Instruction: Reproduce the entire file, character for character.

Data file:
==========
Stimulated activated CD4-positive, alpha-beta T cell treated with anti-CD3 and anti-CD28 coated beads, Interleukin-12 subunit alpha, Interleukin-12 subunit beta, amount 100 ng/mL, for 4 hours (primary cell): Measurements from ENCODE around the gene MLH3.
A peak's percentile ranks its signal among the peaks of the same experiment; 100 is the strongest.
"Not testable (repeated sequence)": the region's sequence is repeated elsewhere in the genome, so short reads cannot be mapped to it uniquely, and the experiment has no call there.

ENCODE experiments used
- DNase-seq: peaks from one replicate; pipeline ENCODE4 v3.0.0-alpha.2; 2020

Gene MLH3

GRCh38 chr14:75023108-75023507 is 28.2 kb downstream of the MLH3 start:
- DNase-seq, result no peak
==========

Stimulated activated CD4-positive, alpha-beta T cell treated with anti-CD3 and anti-CD28 coated beads, Interleukin-12 subunit alpha, Interleukin-12 subunit beta, amount 100 ng/mL, for 4 hours (primary cell): Measurements from ENCODE around the gene MLH3.
A peak's percentile ranks its signal among the peaks of the same experiment; 100 is the strongest.
"Not testable (repeated sequence)": the region's sequence is repeated elsewhere in the genome, so short reads cannot be mapped to it uniquely, and the experiment has no call there.

ENCODE experiments used
- DNase-seq: peaks from one replicate; pipeline ENCODE4 v3.0.0-alpha.2; 2020

Gene MLH3

GRCh38 chr14:75023108-75023507 is 28.2 kb downstream of the MLH3 start:
- DNase-seq, result no peak